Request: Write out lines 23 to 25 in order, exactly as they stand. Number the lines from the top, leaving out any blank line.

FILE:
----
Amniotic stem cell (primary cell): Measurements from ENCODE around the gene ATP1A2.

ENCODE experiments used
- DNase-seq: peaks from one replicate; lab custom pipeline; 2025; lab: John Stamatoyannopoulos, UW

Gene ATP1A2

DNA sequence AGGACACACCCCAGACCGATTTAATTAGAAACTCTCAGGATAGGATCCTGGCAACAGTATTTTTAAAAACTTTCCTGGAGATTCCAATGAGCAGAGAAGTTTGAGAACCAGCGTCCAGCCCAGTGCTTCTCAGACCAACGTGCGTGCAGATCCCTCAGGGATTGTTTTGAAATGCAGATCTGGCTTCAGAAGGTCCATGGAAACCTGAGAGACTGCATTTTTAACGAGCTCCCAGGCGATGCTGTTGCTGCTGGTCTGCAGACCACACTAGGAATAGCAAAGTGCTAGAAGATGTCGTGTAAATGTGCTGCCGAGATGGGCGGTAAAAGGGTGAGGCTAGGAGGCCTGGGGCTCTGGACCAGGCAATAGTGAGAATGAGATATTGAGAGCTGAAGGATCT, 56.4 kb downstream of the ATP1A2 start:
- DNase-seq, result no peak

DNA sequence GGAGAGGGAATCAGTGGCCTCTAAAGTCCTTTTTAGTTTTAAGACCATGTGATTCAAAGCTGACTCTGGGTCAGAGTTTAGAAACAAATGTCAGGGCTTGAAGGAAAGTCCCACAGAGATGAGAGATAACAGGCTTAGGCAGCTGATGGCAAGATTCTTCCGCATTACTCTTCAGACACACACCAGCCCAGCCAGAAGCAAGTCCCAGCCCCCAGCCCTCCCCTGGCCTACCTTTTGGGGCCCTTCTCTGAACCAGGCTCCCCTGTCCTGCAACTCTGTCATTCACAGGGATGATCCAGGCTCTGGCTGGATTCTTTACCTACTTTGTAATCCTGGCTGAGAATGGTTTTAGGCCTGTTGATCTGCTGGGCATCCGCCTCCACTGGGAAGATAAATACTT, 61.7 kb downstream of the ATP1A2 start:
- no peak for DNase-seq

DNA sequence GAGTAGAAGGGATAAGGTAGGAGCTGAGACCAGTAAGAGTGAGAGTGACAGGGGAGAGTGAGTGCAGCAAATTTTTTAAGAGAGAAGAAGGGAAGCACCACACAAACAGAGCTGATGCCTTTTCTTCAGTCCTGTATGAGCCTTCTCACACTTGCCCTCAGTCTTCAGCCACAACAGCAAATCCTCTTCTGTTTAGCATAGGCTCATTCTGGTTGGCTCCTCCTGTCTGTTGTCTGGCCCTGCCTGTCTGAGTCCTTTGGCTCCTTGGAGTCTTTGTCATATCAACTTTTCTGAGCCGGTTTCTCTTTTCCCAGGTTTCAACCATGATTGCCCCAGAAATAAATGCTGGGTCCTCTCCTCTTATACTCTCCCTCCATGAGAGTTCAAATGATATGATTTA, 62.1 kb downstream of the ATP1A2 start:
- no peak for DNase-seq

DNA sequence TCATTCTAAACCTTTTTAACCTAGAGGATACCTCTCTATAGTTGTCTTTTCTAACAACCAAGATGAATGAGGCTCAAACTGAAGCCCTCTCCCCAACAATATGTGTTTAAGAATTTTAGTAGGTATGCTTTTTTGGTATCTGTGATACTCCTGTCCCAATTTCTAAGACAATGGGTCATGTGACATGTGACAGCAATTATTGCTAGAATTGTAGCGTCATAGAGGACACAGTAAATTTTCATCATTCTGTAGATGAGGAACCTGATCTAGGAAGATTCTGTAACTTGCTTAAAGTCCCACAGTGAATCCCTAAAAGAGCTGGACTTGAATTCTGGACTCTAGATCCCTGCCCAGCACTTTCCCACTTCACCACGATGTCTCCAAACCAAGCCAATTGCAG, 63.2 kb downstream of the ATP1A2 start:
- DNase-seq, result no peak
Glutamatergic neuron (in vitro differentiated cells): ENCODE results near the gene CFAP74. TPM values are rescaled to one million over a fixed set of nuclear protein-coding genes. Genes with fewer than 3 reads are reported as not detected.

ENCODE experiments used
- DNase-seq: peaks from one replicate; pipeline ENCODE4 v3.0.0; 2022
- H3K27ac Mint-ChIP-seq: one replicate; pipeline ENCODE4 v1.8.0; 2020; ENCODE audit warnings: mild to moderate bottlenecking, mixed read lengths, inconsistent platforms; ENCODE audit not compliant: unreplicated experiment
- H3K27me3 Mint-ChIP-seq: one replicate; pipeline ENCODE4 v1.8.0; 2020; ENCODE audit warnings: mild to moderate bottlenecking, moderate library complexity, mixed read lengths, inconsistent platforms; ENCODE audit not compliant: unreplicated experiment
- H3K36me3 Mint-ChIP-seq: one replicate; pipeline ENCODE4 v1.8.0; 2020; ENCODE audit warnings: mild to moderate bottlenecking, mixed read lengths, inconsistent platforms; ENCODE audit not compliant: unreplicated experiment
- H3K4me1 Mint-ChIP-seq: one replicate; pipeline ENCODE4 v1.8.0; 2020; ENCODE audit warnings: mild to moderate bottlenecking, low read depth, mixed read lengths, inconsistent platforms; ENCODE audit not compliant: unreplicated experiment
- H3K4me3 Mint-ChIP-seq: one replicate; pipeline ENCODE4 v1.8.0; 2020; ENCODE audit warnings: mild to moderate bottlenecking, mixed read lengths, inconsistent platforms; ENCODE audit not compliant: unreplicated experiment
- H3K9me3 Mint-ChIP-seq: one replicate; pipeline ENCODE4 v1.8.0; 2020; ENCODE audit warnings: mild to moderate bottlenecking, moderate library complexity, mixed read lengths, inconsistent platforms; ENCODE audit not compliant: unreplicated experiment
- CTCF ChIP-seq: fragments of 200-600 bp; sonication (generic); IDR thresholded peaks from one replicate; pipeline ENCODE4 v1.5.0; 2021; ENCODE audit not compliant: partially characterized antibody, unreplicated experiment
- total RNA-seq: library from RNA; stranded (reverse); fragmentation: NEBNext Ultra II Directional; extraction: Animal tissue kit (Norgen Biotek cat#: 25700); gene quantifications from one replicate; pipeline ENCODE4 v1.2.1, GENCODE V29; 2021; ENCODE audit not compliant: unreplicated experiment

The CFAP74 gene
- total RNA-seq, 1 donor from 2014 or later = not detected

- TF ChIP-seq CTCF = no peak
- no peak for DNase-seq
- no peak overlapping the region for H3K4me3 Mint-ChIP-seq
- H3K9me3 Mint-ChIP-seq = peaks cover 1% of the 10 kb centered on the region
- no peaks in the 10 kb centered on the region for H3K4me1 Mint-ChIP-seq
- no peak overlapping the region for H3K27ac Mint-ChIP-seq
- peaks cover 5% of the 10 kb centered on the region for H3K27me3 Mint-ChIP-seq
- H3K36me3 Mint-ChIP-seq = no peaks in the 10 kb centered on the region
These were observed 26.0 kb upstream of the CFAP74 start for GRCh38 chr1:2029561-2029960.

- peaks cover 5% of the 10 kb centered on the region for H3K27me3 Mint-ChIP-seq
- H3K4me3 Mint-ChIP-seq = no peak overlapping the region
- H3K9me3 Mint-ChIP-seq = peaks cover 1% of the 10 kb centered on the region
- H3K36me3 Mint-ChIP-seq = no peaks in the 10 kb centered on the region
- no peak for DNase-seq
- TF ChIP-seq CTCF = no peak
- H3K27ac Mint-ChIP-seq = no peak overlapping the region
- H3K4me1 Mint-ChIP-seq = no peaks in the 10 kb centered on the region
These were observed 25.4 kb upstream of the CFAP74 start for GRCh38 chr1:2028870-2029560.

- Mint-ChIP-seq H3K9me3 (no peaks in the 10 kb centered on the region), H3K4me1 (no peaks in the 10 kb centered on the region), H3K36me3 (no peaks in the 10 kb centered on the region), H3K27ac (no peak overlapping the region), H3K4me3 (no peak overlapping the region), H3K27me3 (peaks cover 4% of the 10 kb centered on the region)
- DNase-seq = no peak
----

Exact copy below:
- total RNA-seq: library from RNA; stranded (reverse); fragmentation: NEBNext Ultra II Directional; extraction: Animal tissue kit (Norgen Biotek cat#: 25700); gene quantifications from one replicate; pipeline ENCODE4 v1.2.1, GENCODE V29; 2021; ENCODE audit not compliant: unreplicated experiment

The CFAP74 gene
- total RNA-seq, 1 donor from 2014 or later = not detected